A monoidal category is a category \(C\) with a bifunctor \(\otimes:C\times C\to C\) and an object \(I\) such that \(\otimes\) is associative and \(I\otimes X=X=X\otimes I\) for any object \(X\) in \(C\). \(\otimes\) is called the "tensor product." Well, that's just a *strict* monoidal category; monoidal categories, on the other hand, only need these equations to be isomorphisms. This means they additionally have three natural isomorphisms: an "associator" \(\alpha_{X,Y,Z}:X\otimes(Y\otimes Z)\cong(X\otimes Y)\otimes Z\), a "left unitor" \(\lambda_X:I\otimes X\cong X\), and a "right unitor" \(\rho_X:X\otimes I\cong X\). These have to satisfy two coherence conditions.

Monoidal categories are famous enough that you may hear their coherence conditions referenced by name without any extra explanation. That is, you may be expected to know them by name. The first is called the "triangle identity," though there are many things called that. It is depicted by the following commuting diagram:

The notation \(id_X\otimes\lambda_Y\) is taking advantage of the bifunctoriality of \(\otimes\), mapping a pair of morphisms \(id_X:X\to X\) and \(\lambda_Y:(I\otimes Y)\to Y\) into the morphism \(id_X\otimes\lambda_Y:X\otimes(I\otimes Y)\to X\otimes Y\). You have to do some mental grammar-checking to realize that \(id_X\otimes\lambda_Y\) is nonsense because \(id_X\) and \(\lambda_Y\) are morphisms in this category, not objects, to realize that we're using this second usage of the \(\otimes\) notation.

The second coherence condition is far more famous, in the sense that I've heard people reference it by name instead of saying what it is, quite a number of times. This is called the "pentagon identity," depicted with the following commuting diagram:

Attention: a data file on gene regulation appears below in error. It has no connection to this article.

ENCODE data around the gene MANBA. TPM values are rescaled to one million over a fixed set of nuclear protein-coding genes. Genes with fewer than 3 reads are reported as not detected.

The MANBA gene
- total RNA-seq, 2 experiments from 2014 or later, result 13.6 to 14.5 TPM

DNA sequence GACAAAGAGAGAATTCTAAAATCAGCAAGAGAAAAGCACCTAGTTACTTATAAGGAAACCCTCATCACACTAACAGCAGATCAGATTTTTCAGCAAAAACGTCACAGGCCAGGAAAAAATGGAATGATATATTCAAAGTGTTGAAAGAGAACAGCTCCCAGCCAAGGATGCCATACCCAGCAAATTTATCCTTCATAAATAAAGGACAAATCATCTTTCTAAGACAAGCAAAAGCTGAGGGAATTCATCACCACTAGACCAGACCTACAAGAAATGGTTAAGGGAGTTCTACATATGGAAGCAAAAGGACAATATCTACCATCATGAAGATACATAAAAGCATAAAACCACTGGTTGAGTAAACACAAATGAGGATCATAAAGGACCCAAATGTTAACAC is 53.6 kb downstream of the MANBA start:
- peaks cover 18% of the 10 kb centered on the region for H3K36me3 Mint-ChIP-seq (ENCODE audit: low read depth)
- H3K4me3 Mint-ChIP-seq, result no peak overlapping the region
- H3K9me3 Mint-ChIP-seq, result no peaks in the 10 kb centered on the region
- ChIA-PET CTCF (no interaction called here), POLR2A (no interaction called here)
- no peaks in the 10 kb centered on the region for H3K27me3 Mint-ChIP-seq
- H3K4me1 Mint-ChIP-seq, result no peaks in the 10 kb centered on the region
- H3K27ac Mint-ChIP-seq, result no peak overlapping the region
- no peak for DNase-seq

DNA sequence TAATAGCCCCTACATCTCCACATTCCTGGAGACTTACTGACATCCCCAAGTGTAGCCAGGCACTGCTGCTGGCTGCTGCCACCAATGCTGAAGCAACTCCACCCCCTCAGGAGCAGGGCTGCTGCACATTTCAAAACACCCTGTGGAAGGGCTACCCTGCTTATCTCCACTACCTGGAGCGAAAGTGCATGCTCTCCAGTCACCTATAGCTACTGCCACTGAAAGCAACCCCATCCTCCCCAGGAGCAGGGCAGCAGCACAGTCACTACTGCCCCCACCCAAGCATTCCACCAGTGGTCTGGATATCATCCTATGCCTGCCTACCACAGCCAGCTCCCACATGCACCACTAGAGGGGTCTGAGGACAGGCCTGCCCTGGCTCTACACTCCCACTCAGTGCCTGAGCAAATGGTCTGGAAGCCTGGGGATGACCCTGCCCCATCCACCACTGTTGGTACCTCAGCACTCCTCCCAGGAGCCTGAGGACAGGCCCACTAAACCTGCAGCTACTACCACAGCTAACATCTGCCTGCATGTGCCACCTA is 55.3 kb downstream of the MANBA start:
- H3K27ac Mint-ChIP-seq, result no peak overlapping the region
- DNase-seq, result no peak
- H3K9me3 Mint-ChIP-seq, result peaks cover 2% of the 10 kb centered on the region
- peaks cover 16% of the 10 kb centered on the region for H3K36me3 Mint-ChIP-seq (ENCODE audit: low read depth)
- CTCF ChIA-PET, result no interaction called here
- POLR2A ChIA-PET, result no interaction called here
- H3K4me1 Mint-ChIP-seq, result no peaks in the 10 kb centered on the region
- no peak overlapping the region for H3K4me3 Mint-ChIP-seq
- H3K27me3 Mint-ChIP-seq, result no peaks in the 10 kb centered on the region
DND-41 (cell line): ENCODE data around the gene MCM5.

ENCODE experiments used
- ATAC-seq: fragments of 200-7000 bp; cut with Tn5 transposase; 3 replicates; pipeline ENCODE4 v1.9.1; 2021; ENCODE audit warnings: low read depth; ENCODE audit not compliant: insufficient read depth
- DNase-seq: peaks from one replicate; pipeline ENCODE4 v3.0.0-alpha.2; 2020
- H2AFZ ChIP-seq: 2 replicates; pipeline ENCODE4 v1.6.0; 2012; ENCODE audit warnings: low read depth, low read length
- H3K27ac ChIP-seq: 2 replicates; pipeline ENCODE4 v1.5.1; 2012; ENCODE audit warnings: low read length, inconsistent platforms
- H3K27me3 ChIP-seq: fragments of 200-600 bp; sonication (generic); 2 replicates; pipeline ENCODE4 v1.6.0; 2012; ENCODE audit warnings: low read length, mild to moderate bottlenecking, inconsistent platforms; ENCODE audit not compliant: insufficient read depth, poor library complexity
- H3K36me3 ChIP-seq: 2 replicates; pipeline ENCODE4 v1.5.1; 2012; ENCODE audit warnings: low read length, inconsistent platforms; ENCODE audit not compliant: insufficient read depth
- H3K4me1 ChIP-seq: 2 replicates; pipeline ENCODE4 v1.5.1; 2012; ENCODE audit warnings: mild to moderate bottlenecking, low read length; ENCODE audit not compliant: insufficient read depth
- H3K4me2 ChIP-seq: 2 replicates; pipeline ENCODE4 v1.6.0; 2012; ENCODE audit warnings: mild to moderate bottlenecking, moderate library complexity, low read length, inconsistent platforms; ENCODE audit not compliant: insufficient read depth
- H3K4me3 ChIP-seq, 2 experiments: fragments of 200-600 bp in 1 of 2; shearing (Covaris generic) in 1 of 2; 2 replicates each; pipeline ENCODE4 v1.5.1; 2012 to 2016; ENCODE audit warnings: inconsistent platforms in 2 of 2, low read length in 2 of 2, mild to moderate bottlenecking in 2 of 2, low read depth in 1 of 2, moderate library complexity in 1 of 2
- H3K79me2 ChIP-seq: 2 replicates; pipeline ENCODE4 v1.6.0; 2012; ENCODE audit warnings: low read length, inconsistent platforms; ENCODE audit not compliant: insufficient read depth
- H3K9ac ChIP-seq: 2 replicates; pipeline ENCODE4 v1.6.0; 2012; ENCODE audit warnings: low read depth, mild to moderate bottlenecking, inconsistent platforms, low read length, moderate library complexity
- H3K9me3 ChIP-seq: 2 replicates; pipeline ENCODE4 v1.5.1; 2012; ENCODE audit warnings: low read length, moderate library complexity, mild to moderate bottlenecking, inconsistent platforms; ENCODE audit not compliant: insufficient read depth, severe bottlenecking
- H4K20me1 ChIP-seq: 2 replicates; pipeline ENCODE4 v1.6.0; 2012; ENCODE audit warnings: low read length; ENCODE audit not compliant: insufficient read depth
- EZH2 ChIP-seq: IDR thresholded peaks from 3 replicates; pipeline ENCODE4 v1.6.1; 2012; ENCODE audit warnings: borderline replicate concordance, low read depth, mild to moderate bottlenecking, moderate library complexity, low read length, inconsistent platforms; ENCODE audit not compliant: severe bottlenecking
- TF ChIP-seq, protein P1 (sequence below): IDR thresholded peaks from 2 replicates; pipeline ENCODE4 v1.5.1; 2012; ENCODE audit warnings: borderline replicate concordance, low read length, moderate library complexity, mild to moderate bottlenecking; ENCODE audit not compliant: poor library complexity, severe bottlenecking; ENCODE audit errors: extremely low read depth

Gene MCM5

All of that is just boilerplate stuff for being able to define monoidal categories with natural isomorphisms instead of equalities (where I'd just call \(\otimes\) associative and say \(I\) is its left and right unit).

Any object \(X\) in a 2-category has a monoidal category that is the hom-object \(\texttt{Hom}(X,X)\): we know it's a category because \(X\) is in a 2-category, we know that its objects are arrows from \(X\) to \(X\), and thus we know we can map any pair of objects into a third object, using composition, which is associative and which has \(id_X\) as its unit. Thus \(\otimes\) is \(\circ\) and \(I\) is \(id_X\). This also helps keep in mind the mind-expanding fact that, for certain categories, \(\circ\) is a bifunctor!

Monoidal categories have two directions of composition: "vertical" composition and "horizontal" composition, depicted in the following two diagrams respectively:

Because \(\otimes\) is a bifunctor, there's no ambiguity when you're in a situation like the following:

You can compose horizontally into a column and then compose vertically, or you can compose vertically into a row and the compose horizontally. The bifunctoriality equation states that \((h\circ f)\otimes(k\circ g)=(h\otimes k)\circ(f\otimes g)\). The fact that these compositions can be done in any order is called the Interchange Law.

If you've only heard the terms "horizontal compostion," "vertical composition," and "the Interchange Law" in discussions about natural transformations, it's likely because of the correspondence between monoidal categories and hom-objects \(\texttt{Hom}(X,X)\) in 2-categories, mentioned above. Cat is the most famous 2-category, after all.